pork and the paper


Just when I thought that my day’s highlight was the slab of pork (liempo—my favorite!) wrapped in aluminum foil, which the wife of one of our authors thoughtfully cooked for me, I learn that an article I submitted last September to Philippine Daily Inquirer’s “Youngblood” section actually saw print last Saturday!

I was sharing the liempo with my housemate Jireh when he kidded me abour being secretive regarding my published article. What article? I was stunned and excited at the same time, almost choking on the slice of pork I was chewing on. It turns out that while I was away in Davao over the weekend, Jireh got a text message from his brother who came across the article.

How could I have missed it last Saturday? I was at my parents’ house then. My father is a loyal PDI subscriber and I remember seeing Saturday’s issue on the living room table. But instead of reading the paper, I opted to play the piano (which proved stressful because I soon discovered that the High-F key had been pounded dead by my 7-year-old nephew.)

I had been published once in the “Youngblood” section in 2000. But with this recent submission, I wasn’t too optimistic about getting published. My piece did not tackle any national issue. Neither was it particularly clever or fresh, in my opinion. Heartwarming, perhaps? Not even close. So why did I submit it in the first place? Well, it was the only full article that I had on file when, out of nowhere, I got the urge to submit something to PDI. I remember thinking it wouldn’t hurt to try and neither would it be inconvenient since all I had to do was copy and paste and press “Send.”

And so I did, and the rest, well, is history. Friends I have shared the good news to tell me they may have a copy of Saturday’s paper for me. That’s something to look forward to tomorrow.

Maybe Manang Dolly (the author’s wife) gave me the yummy liempo because she had an inkling that I would need to celebrate tonight? Quite unlikely. Nevertheless, the pork and published article seem to me the work of a caring Heavenly Father who seasons His children’s days with good things.

Barring the back pain attacks earlier today, I’d say today was a good day. For the writer’s bio at the article’s end I wrote, “he lives on fast food and other people’s cooking.” Receiving the liempo on the day I learn about my published article (which incidentally is about my “fondness” of cooking) is just perfect.

Before it gets buried deeper in the archives, here’s the link to my article on Inquirer’s online edition.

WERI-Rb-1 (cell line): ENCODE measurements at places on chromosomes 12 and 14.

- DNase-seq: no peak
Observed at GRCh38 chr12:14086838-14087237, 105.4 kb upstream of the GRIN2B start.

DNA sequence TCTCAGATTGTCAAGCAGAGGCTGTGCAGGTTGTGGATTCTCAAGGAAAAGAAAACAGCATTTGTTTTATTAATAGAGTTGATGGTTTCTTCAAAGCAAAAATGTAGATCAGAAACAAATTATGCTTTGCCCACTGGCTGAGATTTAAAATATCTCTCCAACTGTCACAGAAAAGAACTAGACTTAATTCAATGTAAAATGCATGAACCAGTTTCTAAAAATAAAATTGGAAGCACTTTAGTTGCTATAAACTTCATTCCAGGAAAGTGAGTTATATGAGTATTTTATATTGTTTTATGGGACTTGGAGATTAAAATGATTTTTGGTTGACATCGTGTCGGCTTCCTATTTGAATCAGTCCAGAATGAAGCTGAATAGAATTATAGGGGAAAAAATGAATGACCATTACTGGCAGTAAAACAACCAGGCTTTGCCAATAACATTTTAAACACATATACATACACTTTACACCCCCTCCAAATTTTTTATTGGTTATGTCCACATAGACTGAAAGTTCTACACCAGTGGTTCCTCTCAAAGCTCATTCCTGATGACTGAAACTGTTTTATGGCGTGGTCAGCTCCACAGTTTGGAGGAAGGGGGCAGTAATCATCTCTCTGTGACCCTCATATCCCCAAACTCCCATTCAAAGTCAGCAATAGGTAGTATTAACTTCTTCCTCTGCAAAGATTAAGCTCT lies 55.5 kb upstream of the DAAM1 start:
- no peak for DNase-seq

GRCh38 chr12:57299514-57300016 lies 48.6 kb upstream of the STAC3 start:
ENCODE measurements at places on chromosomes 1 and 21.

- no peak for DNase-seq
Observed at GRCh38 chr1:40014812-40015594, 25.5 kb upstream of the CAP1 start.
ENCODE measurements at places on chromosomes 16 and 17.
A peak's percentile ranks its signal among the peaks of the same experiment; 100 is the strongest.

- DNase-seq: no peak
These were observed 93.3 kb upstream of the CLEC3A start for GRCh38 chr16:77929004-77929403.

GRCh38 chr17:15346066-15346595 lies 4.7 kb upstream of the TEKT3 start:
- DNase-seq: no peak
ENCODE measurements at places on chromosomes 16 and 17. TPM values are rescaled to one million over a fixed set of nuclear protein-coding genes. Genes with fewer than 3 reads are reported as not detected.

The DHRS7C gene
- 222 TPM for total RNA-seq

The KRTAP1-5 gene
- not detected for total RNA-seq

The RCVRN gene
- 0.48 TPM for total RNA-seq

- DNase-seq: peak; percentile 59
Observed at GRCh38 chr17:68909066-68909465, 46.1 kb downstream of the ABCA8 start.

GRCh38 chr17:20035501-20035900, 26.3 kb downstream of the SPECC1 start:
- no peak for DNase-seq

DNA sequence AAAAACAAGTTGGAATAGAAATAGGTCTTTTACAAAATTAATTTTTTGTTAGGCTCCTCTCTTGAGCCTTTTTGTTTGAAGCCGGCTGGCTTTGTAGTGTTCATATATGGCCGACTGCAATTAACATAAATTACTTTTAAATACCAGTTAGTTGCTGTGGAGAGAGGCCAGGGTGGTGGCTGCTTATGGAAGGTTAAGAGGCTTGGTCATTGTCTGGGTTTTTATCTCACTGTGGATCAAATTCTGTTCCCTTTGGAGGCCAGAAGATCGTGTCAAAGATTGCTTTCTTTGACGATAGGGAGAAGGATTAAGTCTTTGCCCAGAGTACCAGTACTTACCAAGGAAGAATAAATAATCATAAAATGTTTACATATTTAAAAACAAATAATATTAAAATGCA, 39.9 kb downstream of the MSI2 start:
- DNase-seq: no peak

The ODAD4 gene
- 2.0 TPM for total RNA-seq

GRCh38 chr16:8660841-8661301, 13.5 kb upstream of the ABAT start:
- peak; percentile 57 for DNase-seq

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delayed

There we were—slumped on the metallic seats at pre-departure, wondering what time we would be boarding our flight to Davao City. Or if we ever would. The boarding time printed on our boarding passes was “1850,” for an ETD of “1920”. Both times had long passed and my boss and I still hadn’t heard an advisory about our flight over the PA system.

We had already used up our time-killing tactics which included, in the following order: animated chitchat (mostly about work), listening to music (I, with my Shuffle and he, with his Motorola phone), reading (I, my new novel pick and he, photocopies from some marketing book), using our laptops (I, catching up on 24’s fourth season and he, playing Bookworm). Two hours since our original ETD, the other delayed flights—to Iloilo, Cebu, Bacolod—were airborne after their passengers had been pacified by a free meal in Styrofoam and a bottle of C2.

At about 11PM—six hours after we checked in!—the speakers chimed and a lady’s voice announced, “To all Davao-bound passengers, we are sorry to inform you that your flight will be delayed…” Really?! A wholesale groan filled the air, the irritated kind that said, Would you pleeease tell us something we don’t know yet!

“Your new ETD is 12.30AM.” Colorful language popped up here and there. One irate passenger kicked a trashcan. Boss and I just sighed in frustration. At least we now knew the new ETD. Good thing the two of us had earlier found a way to amuse ourselves with a good laugh. How? Well, each of the flights that took off before us, all delayed by at least two hours, didn’t leave right away because of one or two passengers who probably got bored and left the pre-departure area. These “last remaining passengers” had to be paged several times. When they finally walked to the gate after what seemed like eternity, some rushed while others strolled as though by the beach! Now imagine how the passengers already onboard would react to these Johnny-come-latelies. Think flying footwear and Goldilocks cakes (melted), deadly stares, sarcastic reprimands… Clucking our tongues, boss and I mischievously snickered, “Gudlaaaak!” to these poor souls. It’s one thing to be on a delayed flight; it’s another to be causing the further delay of an already delayed flight.